About The news scimitar. (Memphis, Tenn.) 1907-1926
Memphis, Tenn. (1907-1926)
- The news scimitar. : (Memphis, Tenn.) 1907-1926
- Alternative Titles:
- Memphis news scimitar
- Sunday illustrated news scimitar
- Place of publication:
- Memphis, Tenn.
- Geographic coverage:
- Gilbert D. Raine
- Dates of publication:
- Vol. 28, no. 336 (Dec. 2, 1907)-v. 46, no. 291 (Nov. 15, 1926).
- Daily (except Sun.) May 3-Nov. 15, 1926
- Memphis (Tenn.)--Newspapers.
- Shelby County (Tenn.)--Newspapers.
- Tennessee--Shelby County.--fast--(OCoLC)fst01209894
- "Memphis" appears in masthead ornament Apr. 1, 1921-Nov. 15, 1926.
- Merged with: Memphis press, to form: Memphis press-scimitar.
- sn 98069867
- Preceding Titles:
- Succeeding Titles:
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The News Scimitar
The Memphis [Tennessee] News Scimitar traces its origins to the Evening Scimitar, which was established in the early 1880s. The paper underwent several name changes before it merged with the Memphis Morning News in 1904 and became the Memphis News-Scimitar. In 1907, its name was shortened to the News Scimitar.
Between 1921 and 1926, the publisher, Paul Block, held controlling interest in the News Scimitar. As a child, Block, whose family had emigrated from East Prussia, was a newsboy and office messenger for Harry S. Brooks, the founder of the Elmira [New York]Telegram. After learning the newspaper business, Block developed a close business association with William Randolph Hearst. In the early 1920s, Block - possibly as a front man for Hearst - began purchasing financial stakes in newspapers across the nation.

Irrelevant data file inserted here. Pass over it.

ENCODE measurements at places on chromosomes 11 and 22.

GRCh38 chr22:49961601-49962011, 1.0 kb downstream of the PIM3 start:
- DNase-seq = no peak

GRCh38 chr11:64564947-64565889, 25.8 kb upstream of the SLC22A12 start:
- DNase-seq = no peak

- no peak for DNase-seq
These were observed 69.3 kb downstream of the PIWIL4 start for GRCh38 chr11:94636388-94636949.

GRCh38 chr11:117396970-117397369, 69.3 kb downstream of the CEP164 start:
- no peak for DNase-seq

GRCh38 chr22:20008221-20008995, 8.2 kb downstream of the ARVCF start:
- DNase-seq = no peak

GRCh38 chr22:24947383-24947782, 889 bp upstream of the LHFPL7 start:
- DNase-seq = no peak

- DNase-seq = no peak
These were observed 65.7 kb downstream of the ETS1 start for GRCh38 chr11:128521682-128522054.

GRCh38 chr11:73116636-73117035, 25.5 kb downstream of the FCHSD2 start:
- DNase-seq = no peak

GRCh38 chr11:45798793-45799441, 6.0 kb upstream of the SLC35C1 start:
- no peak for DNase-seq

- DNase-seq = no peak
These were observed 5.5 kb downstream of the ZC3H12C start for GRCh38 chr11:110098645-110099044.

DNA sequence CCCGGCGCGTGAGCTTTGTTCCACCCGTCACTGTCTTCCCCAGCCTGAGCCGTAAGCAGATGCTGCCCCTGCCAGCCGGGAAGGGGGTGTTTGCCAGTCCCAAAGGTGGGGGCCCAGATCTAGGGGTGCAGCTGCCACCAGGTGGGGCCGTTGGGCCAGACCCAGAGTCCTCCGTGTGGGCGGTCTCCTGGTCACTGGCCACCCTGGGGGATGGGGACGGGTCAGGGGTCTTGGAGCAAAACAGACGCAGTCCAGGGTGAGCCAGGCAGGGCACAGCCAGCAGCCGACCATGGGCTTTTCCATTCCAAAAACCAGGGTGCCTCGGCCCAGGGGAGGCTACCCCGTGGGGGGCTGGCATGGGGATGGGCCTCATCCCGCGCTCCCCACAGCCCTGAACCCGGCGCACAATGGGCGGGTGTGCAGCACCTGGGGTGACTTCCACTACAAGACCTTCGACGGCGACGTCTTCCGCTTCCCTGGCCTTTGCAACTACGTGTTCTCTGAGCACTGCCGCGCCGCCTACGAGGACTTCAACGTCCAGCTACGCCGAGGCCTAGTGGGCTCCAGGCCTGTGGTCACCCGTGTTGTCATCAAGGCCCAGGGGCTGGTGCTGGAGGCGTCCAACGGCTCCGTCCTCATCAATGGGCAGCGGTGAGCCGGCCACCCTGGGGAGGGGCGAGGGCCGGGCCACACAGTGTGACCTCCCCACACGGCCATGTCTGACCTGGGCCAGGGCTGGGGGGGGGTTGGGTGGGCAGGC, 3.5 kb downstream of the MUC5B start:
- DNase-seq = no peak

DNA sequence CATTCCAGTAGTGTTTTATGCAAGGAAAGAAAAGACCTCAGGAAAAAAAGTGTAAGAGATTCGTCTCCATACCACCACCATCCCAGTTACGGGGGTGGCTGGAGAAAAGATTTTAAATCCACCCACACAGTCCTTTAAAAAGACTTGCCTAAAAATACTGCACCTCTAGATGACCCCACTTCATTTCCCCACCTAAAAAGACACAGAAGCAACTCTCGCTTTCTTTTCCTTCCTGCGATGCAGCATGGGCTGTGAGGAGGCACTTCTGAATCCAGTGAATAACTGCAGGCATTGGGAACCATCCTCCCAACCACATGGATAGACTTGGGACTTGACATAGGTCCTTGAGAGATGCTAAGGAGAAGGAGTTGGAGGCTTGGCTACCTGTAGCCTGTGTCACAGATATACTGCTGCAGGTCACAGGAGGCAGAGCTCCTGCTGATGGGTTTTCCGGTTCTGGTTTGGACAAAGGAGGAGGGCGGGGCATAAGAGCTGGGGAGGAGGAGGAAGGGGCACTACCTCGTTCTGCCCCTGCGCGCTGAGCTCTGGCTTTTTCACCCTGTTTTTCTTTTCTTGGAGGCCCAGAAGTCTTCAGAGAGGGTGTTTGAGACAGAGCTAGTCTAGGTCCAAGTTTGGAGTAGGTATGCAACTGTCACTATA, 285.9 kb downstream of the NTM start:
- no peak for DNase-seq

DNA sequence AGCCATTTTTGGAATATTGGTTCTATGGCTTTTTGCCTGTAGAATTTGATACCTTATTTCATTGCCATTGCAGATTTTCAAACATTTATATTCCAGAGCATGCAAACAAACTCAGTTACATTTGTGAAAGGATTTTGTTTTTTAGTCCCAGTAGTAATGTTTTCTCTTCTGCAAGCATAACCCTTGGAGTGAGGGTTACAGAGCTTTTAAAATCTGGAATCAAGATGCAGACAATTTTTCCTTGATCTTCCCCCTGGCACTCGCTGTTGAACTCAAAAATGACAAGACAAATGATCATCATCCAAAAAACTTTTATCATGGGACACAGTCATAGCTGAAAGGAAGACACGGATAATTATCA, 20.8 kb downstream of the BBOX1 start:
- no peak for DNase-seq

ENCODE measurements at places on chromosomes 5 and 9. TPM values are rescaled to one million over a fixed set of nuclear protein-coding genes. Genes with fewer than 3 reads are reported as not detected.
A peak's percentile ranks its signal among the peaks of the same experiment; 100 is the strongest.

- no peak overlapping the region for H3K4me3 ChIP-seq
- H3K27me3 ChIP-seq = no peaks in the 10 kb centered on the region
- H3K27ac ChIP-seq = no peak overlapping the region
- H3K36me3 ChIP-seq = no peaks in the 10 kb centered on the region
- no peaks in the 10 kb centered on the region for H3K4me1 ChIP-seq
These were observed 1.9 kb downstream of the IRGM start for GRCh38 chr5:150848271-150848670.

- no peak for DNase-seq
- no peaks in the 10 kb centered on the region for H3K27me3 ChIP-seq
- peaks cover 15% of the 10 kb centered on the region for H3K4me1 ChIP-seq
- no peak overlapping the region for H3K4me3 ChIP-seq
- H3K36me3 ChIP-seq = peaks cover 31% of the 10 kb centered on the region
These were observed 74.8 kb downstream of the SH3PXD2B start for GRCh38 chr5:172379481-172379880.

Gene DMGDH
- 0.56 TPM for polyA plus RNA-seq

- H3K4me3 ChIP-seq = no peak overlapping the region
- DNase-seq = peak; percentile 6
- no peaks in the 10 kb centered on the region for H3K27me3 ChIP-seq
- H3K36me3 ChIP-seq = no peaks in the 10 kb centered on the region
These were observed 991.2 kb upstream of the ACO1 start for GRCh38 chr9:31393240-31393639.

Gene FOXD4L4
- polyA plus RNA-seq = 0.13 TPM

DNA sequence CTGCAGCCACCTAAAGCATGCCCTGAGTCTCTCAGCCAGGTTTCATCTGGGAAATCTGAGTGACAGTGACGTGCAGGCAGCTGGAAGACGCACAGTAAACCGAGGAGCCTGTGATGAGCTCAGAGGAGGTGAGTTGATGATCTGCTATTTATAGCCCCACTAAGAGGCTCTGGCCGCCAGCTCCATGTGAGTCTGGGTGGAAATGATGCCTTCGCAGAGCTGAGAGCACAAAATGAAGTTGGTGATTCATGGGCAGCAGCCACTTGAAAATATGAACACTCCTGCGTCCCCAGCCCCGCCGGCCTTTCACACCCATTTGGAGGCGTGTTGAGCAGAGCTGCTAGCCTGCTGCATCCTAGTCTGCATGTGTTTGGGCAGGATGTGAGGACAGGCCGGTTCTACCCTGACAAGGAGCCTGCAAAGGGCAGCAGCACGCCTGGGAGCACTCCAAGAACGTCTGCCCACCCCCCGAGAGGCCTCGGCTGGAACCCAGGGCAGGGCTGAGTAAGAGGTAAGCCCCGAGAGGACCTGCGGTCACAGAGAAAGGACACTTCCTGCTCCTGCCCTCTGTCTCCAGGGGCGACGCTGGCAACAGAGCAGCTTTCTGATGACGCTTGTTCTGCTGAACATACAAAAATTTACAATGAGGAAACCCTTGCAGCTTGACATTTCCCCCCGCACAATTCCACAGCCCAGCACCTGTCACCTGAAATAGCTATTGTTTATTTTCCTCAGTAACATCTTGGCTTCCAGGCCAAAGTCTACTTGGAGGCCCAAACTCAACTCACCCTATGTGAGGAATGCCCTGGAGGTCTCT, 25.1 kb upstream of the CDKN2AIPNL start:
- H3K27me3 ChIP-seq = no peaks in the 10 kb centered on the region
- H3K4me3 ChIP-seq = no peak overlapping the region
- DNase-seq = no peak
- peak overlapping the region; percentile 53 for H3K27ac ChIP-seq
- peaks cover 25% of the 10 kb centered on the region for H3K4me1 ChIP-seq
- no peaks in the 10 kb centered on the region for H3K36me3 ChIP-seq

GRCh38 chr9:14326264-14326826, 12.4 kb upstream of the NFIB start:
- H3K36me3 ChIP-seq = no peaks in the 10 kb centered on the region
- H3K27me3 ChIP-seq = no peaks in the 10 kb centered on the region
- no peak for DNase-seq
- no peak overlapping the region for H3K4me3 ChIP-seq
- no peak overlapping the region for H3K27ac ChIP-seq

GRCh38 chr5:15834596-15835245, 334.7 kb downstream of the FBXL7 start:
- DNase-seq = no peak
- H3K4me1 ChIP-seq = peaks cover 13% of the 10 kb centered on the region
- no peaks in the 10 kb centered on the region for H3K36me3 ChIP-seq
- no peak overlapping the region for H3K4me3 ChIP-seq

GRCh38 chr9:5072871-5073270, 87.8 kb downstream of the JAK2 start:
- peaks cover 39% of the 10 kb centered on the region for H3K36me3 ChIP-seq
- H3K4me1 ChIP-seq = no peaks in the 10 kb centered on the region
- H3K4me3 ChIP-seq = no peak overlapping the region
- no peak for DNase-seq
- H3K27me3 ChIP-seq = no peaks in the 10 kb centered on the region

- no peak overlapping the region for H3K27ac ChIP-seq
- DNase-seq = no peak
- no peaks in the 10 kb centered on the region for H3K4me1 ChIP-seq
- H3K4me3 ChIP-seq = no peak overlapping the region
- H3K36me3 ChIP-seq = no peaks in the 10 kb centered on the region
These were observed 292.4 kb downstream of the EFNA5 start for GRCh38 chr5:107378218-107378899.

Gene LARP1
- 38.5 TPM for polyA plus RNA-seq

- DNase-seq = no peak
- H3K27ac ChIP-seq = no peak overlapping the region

The News Scimitar was a member of the Associated Press and United Press International, which meant that the paper had access to a wide range of content from bylined news articles to editorial cartoons during the First World War. Borrowing from Hearst and Pulitzer's model of new journalism, the modern-style newspaper featured bold headlines, photographs, and a wide variety of sections from sports to a women's page. Toward the end of the First World War, the News Scimitar ran an unusual series of photographs under the heading, "Babies who will have to be 'introduced' to their Daddies." Each day, a photograph of an infant was printed and accompanied by a pithy heartwarming tale of the family's anticipation of the moment the father would return from the war to meet his child for the first time.
By the 1920s, the population of Memphis had grown to an estimated 150,000. The News Scimitar circulated to nearly 42,000 subscribers who paid an annual subscription of $5 for the daily (issued every evening except Sundays). Despite the News Scimitar being the main rival to the Commercial Appeal, both papers united in their fight against Memphis politician E.H. "Boss" Crump's grip on the city. Tennessee Newspaper Hall of Fame inductee, Ralph L. Millett, was managing editor of the News Scimitar from 1920 to 1924, then political editor and later, associate editor of the Memphis Press-Scimitar. Millett led a continuous battle against Crump's "political machine" until its defeat in 1948.
In 1926, the News Scimitar merged with the Memphis Press to become the Memphis Press-Scimitar, and remained in publication until 1983.
Provided by: University of Tennessee